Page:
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28.07.2023 | Blog

A new start: after the flood in Pakistan

The water has gone, many problems remain: the help required for people to survive the aftermath of the flood of the century.

Ein Mann steht auf einem von Wasser umgebenen Stück Land und zeigt auf zerstörte Haushaltsgegenstände.
Pakistan is increasingly affected by severe flooding © Jens Grossmann
Kerstin Bandsom Team Communications

When the water came, Alam Chand and his family fled to the other side of the street. Powerless, they watched as the flood brought their house down. They camped in the open for a week before getting access to a tent. After a month, their property was free of the river, but they had nothing: the water had swept away all their belongings and supplies.

In the summer of 2022, the heaviest rainfall in 30 years led to a flood disaster in Pakistan that claimed more than 1,700 lives. 1.7 million buildings were destroyed or damaged, and 1.7 million hectares of farmland were devastated. In one form or another, 33 million people were affected by the disaster. It took months for the masses of water to drain away.

Emergency aid: Covering basic needs first

Food and drinking water, shelter and hygiene, medical care and financial support for a start – these are the people's most urgent needs and, therefore, the focus for the aid workers.

Together with several partner organizations, Welthungerhilfe (WHH) launched a broad-based aid project in October 2022 to help people in the hard-hit provinces of Balochistan and Sindh cope with the consequences of the floods.

Cash assistance for particularly hard-hit households alleviates the initial hardship. However, only some things can be bought in the disaster areas, so donations in kind, such as hygiene kits or jerry cans for transporting water, also play an essential role.

Eine Familie steht in der Tür eines von Hand bemalten kleinen Hauses.
Families who have lost everything can move into purpose-built climate-resilient shelters © Welthungerhilfe

Knowledge is crucial in the disaster's aftermath

In information sessions and workshops, the project participants also learn how to maintain fundamental hygiene levels under such conditions and what they must pay attention to to protect their health. Another important topic of the training courses: How to deal with conflicts in stressful situations? Domestic violence against women and neglecting the needs of vulnerable groups – e.g., people with mental illness or disabilities – is a significant problem, especially in extreme situations.

Porträt Alam Chand

Most of our family had stomach problems. But since we started drinking the filtered water, the taste of the water has improved and the stomach problems have decreased.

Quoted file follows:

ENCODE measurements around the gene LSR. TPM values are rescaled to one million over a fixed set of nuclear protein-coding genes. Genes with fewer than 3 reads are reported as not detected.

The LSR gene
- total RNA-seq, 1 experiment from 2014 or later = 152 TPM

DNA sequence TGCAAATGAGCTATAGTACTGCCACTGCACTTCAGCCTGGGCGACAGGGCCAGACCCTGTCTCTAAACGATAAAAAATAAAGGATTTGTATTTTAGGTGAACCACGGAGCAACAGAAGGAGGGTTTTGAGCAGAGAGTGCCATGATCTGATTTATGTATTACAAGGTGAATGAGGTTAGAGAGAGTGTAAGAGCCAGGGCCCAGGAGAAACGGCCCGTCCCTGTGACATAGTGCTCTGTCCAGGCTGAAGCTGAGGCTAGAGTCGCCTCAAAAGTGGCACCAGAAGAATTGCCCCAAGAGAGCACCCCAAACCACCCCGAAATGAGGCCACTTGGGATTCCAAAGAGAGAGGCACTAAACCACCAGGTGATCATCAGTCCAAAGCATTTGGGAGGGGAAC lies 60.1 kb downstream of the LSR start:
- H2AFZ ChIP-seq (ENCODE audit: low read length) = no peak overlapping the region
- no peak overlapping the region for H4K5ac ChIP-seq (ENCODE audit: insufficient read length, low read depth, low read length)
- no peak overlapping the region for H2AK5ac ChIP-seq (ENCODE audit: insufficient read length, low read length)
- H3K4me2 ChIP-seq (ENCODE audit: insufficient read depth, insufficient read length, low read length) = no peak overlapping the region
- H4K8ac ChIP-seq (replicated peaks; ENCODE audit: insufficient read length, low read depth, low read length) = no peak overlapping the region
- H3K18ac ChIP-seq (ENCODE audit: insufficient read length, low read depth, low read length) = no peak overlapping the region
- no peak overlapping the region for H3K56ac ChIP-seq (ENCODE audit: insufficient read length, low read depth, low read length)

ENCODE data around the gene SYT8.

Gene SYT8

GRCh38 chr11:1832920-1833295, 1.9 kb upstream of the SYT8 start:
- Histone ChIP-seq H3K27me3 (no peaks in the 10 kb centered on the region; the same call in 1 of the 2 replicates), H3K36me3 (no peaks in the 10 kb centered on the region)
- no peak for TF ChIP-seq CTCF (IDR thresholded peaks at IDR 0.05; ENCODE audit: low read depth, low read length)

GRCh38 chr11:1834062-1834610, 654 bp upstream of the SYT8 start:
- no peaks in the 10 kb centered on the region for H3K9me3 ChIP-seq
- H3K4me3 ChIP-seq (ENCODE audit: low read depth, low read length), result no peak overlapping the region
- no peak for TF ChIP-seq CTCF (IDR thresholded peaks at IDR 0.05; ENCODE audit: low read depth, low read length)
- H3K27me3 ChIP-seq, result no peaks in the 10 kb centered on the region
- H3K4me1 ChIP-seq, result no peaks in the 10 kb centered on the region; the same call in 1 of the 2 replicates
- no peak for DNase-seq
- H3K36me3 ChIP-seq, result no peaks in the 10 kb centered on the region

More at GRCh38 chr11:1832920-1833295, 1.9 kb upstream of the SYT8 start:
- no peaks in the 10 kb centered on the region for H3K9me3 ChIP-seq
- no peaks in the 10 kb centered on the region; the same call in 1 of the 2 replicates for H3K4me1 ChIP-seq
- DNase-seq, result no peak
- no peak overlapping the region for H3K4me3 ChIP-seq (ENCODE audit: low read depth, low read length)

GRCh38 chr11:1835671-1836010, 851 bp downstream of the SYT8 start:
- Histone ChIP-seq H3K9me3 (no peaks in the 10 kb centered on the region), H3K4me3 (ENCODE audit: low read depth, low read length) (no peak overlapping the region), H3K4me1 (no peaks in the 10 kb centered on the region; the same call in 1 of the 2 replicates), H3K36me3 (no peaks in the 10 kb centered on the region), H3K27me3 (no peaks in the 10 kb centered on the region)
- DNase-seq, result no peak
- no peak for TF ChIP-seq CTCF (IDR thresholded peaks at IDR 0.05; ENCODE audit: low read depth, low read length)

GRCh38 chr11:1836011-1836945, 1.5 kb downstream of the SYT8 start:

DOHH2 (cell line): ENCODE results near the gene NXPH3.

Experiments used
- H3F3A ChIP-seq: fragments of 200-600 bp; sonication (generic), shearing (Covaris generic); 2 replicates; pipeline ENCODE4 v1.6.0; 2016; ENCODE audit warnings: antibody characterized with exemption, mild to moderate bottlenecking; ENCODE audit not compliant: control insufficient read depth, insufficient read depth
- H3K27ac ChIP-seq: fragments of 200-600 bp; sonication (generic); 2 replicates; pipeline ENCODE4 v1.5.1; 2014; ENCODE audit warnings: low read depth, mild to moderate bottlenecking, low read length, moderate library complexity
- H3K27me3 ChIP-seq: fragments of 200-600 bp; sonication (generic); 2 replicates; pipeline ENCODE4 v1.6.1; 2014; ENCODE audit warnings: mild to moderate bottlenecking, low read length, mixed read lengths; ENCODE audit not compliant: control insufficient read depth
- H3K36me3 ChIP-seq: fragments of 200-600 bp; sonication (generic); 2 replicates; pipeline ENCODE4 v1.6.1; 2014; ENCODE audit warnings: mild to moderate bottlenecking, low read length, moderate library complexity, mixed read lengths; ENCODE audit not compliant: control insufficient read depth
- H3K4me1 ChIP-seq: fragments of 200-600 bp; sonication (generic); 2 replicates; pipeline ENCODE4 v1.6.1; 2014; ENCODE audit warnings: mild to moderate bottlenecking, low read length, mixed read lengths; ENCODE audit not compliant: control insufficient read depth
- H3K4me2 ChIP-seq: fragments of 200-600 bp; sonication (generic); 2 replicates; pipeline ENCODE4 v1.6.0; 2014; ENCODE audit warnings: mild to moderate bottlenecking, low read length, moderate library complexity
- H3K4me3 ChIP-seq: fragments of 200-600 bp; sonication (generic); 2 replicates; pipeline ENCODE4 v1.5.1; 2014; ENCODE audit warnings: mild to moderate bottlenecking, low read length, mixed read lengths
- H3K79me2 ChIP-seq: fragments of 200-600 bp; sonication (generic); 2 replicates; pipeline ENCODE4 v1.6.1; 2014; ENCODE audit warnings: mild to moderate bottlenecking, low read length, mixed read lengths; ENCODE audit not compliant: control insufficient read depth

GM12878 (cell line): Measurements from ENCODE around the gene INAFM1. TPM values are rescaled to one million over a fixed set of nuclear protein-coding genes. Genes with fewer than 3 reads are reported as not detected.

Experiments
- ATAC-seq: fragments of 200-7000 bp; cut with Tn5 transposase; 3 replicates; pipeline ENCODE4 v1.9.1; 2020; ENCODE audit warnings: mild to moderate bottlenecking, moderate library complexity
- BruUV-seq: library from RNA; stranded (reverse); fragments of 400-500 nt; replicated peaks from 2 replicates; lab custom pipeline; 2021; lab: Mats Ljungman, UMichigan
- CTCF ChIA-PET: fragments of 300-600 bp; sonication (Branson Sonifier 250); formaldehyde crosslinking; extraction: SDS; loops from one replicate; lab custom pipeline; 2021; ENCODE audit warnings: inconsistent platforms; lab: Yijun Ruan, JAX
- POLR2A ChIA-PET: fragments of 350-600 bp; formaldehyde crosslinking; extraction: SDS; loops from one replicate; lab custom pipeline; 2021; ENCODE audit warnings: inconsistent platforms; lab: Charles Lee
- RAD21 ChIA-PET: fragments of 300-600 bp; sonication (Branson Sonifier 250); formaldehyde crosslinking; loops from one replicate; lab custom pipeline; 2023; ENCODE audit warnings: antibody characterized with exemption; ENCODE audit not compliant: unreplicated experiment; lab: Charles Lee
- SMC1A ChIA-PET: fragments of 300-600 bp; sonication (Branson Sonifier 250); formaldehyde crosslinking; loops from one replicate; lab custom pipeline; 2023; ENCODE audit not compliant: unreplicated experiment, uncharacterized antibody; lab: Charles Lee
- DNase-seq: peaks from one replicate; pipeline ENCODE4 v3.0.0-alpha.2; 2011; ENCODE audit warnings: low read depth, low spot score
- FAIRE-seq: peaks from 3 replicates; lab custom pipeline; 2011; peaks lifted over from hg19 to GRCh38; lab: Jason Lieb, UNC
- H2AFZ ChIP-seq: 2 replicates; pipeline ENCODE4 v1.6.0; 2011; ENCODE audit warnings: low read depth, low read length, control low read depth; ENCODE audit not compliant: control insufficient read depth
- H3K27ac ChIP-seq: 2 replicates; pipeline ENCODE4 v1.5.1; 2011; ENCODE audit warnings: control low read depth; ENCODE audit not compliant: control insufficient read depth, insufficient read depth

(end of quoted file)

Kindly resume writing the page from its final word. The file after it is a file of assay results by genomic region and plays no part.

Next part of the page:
Alam Chand Farm laborer, 44

Alam Chand's wife and daughter became infected with malaria when the stagnant water provided ideal breeding conditions for the disease-carrying mosquitoes. During health education sessions, the family learned about the connections and how best to protect themselves. For example, instead of using smoke to keep the insects at bay as they used to, they now use a mosquito net.

Climate-resistant shelters sturdier than mud houses

As the water recedes, rebuilding housing and infrastructure becomes increasingly important. WHH and its partners are repairing water pipes and helping to restore medical care by organizing transport to doctors and hospitals.

Local tradespeople built one-room houses as temporary shelters for homeless families. They are adapted to changing climatic conditions and are flood-resistant to a certain extent. They are built on a solid foundation base, so mortar holds them together, which becomes even stronger when wet. There are also plans to install robust solar panels that provide electricity without connecting to the grid.

Climate-resilient shelters are built to withstand floods. They are built on a solid foundation of sturdy materials that will not collapse or be washed away during floods © Welthungerhilfe
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They often stand on artificial elevations. The building material comes from the region; the structures can be erected and repaired by local tradespeople © Welthungerhilfe
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The climate-sensitive transitional shelters offer space for the bare necessities. There is also room for a bed © Welthungerhilfe
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Houses built in traditional mud often cannot withstand floods © Lodhran Pilot Project (LPP)
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After the flood, tens of thousands of people lived in makeshift tents. The new shelters are meant for transition but can be used for longer © Omer Bangash/Welthungerhilfe
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Due to climate change, flood disasters are likely to occur more frequently than in the past. This increased frequency makes it all the more vital to improve infrastructure resilience and develop routines for dealing with flood events.

How we and our partners help people in the flooded areas of Pakistan

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